Anna M. Jarvis is the founder of Mother’s Day, who successfully campaigned to have the first official Mother’s Day celebration held. It was a tribute to her mother Julia Ward Howe who conceived the Mother’s Day Proclamation back in 1870. It is a tradition that is observed on different days in different countries in a number of different ways.
“Since the day I was born I have loved you so much…” were the opening words I penned on a handmade Mother’s Day card back in the 3rd grade. Those were the only words I remember as our teacher was a merciless editor and I think those were the only original words I was allowed to keep in the final version that was sent home to my Mother.
I am sure Mom still has the card tucked away somewhere, along with the gold-painted broach made from an eyeglass lens that accompanied the card. Memories of Mother’s Day stay with us, as children and then as we grow up to become mothers of our own.
Mother’s Day Traditions
While you are enjoying tea or time together you can ponder the history and traditions of Mother’s Day.
The celebration of motherhood can be traced back to the Egyptians, but we will fast forward to more current history. There is an excellent website on the history of Mother’s Day for the Jeopardy fans in the crowd. Plus you can shop for a bit of land in Scotland at the same time!
In North America Mother’s Day is celebrated on the second Sunday in May. Currently, there are close to 70 countries that officially celebrate Mother’s Day, but at different times of the year and in different ways.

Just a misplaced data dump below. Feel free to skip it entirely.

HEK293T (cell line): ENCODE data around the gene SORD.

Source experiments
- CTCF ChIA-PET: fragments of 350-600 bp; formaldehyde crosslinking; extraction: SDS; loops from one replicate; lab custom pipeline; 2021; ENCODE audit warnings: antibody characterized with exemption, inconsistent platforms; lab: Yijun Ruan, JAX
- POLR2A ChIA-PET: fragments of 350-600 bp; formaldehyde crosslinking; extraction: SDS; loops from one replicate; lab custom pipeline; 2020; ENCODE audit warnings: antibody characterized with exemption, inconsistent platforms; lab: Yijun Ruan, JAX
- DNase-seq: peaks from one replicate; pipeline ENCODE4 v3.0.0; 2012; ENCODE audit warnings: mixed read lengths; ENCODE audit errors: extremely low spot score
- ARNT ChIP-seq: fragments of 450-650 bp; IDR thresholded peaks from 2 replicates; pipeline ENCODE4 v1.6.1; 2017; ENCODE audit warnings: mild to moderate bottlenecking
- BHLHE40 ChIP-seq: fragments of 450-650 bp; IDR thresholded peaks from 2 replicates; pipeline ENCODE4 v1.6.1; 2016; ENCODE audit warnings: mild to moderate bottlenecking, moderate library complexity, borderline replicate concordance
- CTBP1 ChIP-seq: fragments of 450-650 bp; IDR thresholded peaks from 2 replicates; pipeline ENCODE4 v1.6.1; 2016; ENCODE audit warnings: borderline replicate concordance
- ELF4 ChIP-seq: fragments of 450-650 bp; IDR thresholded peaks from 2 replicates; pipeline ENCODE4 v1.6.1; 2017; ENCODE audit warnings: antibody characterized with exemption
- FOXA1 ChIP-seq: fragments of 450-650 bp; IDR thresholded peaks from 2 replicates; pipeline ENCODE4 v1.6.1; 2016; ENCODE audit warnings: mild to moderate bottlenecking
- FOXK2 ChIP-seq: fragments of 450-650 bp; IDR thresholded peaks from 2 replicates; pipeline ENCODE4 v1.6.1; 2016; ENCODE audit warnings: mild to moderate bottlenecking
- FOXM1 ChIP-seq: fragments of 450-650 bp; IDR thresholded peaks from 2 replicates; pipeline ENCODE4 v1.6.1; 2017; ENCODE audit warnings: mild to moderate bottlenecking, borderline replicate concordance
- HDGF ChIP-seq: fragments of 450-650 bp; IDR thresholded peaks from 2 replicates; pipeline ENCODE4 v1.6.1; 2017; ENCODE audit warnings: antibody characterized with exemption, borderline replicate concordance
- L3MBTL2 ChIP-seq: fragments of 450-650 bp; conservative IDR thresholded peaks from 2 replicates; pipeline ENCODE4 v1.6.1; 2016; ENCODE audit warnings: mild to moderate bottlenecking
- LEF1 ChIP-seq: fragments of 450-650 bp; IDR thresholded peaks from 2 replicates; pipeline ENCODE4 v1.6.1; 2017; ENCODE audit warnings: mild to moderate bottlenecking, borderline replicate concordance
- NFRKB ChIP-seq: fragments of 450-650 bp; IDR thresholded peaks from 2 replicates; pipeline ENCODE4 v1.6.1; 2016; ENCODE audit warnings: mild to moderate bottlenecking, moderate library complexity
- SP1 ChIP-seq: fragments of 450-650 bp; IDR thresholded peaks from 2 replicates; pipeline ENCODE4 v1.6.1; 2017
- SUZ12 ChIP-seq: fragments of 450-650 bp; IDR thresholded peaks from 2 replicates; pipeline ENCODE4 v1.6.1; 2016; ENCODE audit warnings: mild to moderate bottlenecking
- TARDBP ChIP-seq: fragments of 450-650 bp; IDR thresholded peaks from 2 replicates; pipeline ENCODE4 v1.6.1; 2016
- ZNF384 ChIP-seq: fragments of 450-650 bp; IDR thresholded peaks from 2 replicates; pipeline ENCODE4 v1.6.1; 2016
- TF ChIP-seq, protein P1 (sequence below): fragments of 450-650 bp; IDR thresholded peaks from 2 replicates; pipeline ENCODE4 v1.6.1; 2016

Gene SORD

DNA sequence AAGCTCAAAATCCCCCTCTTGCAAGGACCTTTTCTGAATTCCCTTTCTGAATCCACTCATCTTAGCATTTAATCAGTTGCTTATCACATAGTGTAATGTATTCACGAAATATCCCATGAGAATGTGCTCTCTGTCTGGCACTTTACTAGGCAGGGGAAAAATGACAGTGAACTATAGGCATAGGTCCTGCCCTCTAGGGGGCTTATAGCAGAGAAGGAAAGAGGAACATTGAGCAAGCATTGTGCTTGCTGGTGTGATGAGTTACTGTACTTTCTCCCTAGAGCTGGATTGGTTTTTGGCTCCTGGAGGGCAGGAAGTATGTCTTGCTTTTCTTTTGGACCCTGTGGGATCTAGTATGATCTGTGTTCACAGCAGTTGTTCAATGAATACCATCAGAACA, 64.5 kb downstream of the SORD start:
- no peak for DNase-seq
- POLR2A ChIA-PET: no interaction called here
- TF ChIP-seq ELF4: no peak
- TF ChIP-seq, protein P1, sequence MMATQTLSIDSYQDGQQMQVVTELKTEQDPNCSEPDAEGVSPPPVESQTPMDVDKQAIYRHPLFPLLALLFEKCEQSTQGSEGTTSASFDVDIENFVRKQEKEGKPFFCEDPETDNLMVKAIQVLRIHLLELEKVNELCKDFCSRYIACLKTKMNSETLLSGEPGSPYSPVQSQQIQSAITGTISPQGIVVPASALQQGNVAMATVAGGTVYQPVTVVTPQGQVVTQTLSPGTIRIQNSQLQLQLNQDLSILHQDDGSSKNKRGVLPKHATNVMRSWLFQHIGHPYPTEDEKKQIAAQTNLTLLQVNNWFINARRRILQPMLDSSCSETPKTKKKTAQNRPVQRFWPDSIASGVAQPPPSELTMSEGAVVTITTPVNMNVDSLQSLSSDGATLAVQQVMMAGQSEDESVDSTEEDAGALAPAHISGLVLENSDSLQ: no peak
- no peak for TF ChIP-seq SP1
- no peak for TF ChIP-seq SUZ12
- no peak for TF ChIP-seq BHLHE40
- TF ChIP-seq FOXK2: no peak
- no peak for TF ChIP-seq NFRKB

Some countries, like France in 1918 with influence from American troops, simply imported the US secular traditions. Others, including countries whose tradition stems from the English Mothering Day, maintain traditions quite different from those of the United States. Still, others have ignored or abandoned the more religious and commercial notions of Mother’s Day, choosing instead to focus on women’s issues and women’s rights by celebrating International Women’s Day.
For some countries, there is religious significance to the day.
- United Kingdom: Mothering Day falls on the fourth Sunday of Lent. Its origins in early Christianity to honour the Mother Church where Christians were baptized.
- Ethiopia: the holiday is tied to seasons and agriculture, and in Yugoslavia it leads up to Christmas, commemorating the Motherhood of Christ.
The Mother of Mother’s Day in North America
Mother’s Day is a tribute to commercialism which its founder fought bitterly against. Anna M. Jarvis successfully campaigned to have the first official Mother’s Day celebration held, a tribute to her mother Julia Ward Howe who conceived the Mother’s Day Proclamation back in 1870.
There’s a reason ‘mother’ is singular: Jarvis was very intentional about the name of her holiday. It’s Mother’s Day — as in one mom. The way Jarvis put it, Mother’s Day is a day to honour “the best mother who ever lived, yours.”
When the Americans get a good idea in their heads they run with it, and while Anna dedicated her life to making Mother’s Day an official holiday (Woodrow Wilson declared it in 1914), she spent as much effort to stop the exploitation of the Mother’s Day, particularly by the flower industry who continue to profit. The end of Anna’s story is that she died in 1948, blind, poor and childless. Ironically, The Florist’s Exchange anonymously paid for her final care.
Mother’s Day Afternoon Tea
My favourite tradition for special days with Mom or my girlfriends is Afternoon Tea. It is really easy to do.
Afternoon tea is simply a pot of tea and
- scones – my easy recipe
- tiny sandwiches – easy to make your own
- bite-sized desserts – buy from a bakery
From cream tea to a full afternoon tea menu, check out my Guide to Afternoon Tea for plenty of ideas. You can always pack up a box and drop it off on her doorstep.
If Afternoon Tea is not Mom’s thing, I have a number of “Mother’s Day” dish ideas you can make.
Downton Books for Mom
You still have time to order books for mom. You can check out the books on the right and other great books below.